Few things went as planned for the Los Angeles Rams in 2019. The offensive line broke down and there was little that was able to be accomplished with that decline. The phrase “built around the run game” is thrown around a lot and in the modern NFL; that means less about being a run-first offense and more about building the structure of the passing game off the run game concepts.

This is how the likes of Kyle Shanahan and Sean McVay have some of the best play-action schemes in the league. At its best, the play-action pass game looks exactly like the run and that’s where the sell becomes its most effective. Last season, the Rams didn’t have that connection. The run blocking struggled, the play-action structure struggled, and Jared Goff was not good enough to cancel out those schematic deficiencies.

Through two games of the 2020 season, the Rams are back to being the peak Rams. The overall pass blocking has been around the league average — ESPN’s Pass Block Win Rate has them at 17th — but LA is back to being a top run blocking unit, seventh in Run Block Win Rate. The run blocking has helped mask some of the problems in straight pass blocking with a better play-action game and the Rams are taking that a step further by getting Goff on the move.

Per Sports Info Solutions, Goff already has 17 dropbacks this season on designed rollouts this season. That easily leads the league with the next highest quarterback at eight. Goff also led the league in designed rollouts last year with 76, 11 more than the next quarterback. The biggest difference from last season to this season is that these rollouts are coming from a place of strength, not desperation. Last year’s rollouts were often rushed and frantic. This year, there’s been a better sense of calm and control in both the dropbacks and the play design.

Goff already has two touchdown passes on designed rollouts, which is just one fewer than he had throughout all of 2019. He’s also been more accurate on those throws, a 100% on-target rate per SIS. Last season, his on-target rate was 23rd of 32 quarterbacks with at least 10 designed rollouts.

Jared Goff Designed Rollouts, 2019-2020


In Week 1, these rollouts were used to create space and set up shorter throws. On seven designed rollouts, no pass traveled more than 10 yards beyond the line of scrimmage. The best play of the bunch might have been a 31-yard screen pass to Robert Woods at the end of the first half. On a third-and-5 from the Rams’ 48-yard line, LA came out with a tight trips bunch to the right. Woods came to the left on jet motion before the snap and set up for the screen. The play-action had the linebackers biting to the left, but the rollout froze them to make them look right before Goff threw the pass back to Woods with little in the way down the field.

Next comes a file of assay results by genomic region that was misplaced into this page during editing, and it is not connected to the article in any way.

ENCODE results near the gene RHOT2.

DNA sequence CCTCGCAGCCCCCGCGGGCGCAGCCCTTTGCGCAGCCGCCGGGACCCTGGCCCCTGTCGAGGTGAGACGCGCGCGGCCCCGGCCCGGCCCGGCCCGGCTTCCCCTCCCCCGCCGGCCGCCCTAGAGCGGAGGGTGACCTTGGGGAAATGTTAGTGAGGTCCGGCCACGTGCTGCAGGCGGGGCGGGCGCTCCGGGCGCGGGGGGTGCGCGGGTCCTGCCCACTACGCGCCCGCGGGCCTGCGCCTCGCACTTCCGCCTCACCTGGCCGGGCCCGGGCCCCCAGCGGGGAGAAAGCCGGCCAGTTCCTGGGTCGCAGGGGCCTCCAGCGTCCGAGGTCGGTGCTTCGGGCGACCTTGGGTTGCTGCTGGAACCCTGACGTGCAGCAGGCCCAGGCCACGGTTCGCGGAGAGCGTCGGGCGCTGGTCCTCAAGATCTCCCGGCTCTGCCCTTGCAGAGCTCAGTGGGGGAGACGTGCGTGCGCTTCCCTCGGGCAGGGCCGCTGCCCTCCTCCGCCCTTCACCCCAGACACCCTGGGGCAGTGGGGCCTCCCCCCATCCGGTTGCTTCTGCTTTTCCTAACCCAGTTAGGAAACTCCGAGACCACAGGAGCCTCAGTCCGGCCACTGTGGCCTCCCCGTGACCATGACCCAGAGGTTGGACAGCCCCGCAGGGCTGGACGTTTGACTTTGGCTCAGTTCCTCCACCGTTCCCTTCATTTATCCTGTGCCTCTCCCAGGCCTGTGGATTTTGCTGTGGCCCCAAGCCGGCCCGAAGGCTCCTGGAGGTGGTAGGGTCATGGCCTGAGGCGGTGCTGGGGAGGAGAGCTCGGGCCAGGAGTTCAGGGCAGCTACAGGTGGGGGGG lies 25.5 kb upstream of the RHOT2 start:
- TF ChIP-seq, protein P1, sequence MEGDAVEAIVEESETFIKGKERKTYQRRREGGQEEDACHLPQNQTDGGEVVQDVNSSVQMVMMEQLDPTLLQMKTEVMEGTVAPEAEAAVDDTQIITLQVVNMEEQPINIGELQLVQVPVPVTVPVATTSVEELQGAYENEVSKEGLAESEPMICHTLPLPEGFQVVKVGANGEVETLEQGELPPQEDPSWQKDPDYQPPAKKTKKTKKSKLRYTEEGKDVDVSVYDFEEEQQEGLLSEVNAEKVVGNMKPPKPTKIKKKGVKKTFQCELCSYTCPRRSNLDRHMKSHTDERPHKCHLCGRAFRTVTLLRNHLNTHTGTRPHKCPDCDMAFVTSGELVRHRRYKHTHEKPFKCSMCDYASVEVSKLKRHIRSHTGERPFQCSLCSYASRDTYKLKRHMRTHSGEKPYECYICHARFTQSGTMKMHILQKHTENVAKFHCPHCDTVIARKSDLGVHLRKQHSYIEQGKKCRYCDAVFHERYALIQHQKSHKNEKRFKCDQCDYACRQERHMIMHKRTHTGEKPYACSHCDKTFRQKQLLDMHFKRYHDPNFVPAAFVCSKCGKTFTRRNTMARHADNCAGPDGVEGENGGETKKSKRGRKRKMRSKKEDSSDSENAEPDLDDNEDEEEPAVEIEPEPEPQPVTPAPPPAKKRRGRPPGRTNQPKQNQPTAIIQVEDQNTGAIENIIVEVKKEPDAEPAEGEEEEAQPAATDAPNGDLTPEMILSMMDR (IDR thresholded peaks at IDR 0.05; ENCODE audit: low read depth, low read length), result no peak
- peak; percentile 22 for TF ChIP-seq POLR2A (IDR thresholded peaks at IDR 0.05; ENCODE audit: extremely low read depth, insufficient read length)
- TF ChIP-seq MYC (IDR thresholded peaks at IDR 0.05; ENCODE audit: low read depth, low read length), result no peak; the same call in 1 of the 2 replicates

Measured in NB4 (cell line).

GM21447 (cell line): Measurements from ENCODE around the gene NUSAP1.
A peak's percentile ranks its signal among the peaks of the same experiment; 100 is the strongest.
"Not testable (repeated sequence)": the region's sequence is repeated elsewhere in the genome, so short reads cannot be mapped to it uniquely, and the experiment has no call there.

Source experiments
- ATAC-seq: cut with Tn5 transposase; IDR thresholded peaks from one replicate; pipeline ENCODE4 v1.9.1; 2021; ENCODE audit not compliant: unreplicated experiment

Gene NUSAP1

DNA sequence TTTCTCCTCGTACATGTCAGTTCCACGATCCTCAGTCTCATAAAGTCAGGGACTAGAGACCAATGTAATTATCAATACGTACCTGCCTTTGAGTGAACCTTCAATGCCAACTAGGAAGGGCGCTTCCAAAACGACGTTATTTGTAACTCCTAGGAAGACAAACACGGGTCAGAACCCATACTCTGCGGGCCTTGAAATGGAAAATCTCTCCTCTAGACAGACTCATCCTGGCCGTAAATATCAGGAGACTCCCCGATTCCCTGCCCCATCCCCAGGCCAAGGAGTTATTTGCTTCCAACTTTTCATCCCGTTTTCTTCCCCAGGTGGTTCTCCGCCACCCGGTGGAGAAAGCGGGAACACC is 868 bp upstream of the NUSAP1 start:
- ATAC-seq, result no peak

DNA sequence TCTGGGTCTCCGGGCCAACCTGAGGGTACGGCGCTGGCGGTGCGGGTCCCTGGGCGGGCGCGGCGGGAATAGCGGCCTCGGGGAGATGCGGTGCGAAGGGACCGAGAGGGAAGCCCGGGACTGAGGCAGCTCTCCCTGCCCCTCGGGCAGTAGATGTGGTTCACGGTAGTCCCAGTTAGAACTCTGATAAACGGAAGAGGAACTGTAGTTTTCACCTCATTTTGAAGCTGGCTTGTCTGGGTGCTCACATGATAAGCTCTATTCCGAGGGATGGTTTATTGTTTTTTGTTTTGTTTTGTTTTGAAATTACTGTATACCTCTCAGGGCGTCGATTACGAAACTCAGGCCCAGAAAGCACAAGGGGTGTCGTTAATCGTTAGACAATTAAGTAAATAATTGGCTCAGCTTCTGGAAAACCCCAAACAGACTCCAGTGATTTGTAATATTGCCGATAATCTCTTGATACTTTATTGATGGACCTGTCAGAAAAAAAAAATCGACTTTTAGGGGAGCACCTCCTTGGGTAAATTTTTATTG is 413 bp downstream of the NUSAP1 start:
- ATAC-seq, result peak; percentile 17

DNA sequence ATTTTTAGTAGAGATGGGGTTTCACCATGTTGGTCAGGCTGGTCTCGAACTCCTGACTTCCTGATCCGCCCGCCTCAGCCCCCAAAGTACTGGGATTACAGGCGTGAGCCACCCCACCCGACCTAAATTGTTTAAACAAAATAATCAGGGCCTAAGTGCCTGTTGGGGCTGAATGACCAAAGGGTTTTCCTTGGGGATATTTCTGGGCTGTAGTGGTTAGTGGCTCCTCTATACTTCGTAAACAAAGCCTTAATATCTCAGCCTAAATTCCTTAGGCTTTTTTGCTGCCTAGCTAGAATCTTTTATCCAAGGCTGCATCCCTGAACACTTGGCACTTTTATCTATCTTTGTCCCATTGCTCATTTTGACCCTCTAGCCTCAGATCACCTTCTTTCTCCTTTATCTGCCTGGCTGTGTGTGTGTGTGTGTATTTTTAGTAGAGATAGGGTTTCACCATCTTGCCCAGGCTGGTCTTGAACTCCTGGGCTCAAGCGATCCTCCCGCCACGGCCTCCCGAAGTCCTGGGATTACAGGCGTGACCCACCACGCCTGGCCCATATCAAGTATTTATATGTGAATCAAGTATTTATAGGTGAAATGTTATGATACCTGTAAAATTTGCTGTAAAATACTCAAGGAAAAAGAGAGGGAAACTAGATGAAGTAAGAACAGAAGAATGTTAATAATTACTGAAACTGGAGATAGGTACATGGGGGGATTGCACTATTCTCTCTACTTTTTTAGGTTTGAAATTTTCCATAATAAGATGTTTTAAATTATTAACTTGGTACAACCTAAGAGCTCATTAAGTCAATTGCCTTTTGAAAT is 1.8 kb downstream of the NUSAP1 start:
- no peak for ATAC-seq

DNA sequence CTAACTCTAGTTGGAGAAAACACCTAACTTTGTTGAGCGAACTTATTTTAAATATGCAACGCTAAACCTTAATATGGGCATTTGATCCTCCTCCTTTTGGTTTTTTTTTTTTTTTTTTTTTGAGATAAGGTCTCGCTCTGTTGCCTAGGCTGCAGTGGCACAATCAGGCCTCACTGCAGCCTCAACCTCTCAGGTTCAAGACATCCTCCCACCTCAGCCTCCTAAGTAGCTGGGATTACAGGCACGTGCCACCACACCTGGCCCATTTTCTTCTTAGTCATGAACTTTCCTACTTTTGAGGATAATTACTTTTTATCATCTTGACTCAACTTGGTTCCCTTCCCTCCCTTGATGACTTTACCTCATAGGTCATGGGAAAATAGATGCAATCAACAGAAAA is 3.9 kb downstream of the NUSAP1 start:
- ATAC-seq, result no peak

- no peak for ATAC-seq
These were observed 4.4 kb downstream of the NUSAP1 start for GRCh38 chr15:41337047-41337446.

Take a look from the end zone angle and you can see the confusion all the movement caused the defense. The rollout was just enough to freeze Jaylon Smith (54) on the screen side which allowed the blockers to get in position. Both Leighton Vander Esch (55) and Xavier Woods (25) were forced to change direction twice and taken out of initial pursuit on the backside of the play.



Against the Eagles in Week 2, the throws still stayed mostly short. Eight of Goff’s 10 rollouts traveled within 10 yards of the line of scrimmage. But again, the play design and spacing allowed those throws to be incredibly effective. Overall, Goff went 10-of-10 for 117 yards and two touchdowns on designed rollouts against the Eagles.

Late in the first quarter on a first-and-10 near midfield, the Rams came out in 11 personnel but with Cooper Kupp inline on the left side of the formation. The run action went to the right as Tyler Higbee faked a backside pull and Robert Woods ran a crossing route to the left. Both of those routes cleared out the middle of the field.

Kupp was on the backside of the line blocking before he peeled off to turn for a catch. Philadelphia safety Marcus Epps (22) had cleared to chase Woods on the crossing route, which left a huge hold for Kupp on a gain of 19 yards.



A striking aspect of these plays is how they’re set up to put multiple defenders in conflict. Unlike last season when the Rams were just trying to get Goff out of the pocket both for the sake of the quarterback and the offensive line, this year the Rams are back to going on the attack and forcing defenders into impossible positions.

The Rams’ first touchdown of the game early in the first quarter came on a rollout from the 4-yard line. LA again used a tight trips bunch to the right. This time, Higbee was the target as the inside receiver. The two outside receivers broke inside to set a natural pick while Higbee sprinted to the flat to beat linebacker Nate Gerry (47).



Higbee’s third touchdown of the game also came on a rollout — a tight end leak play that left a wide-open left side of the field for an easy score.



The positive play of the Rams has allowed them to be in this advantageous situation. Per Football Outsiders, LA’s average drive has started with a five-point lead, the fifth-best mark in the league. When they’re in control of the game script, or at least not trailing early, the offense can be set up to keep the heavy bootleg game going.

As the season progresses, the deep shots off this will come. There were already a few spots against the Eagles where a deep or intermediate route could have been thrown but Goff chose the safer option, which was still successful. But if the Rams can keep these types of plays in the offense and the rollouts become a point of attack instead of a defense mechanism to make up for poor line play, the Rams can again become a dangerous offense set up to make everyone involved look better.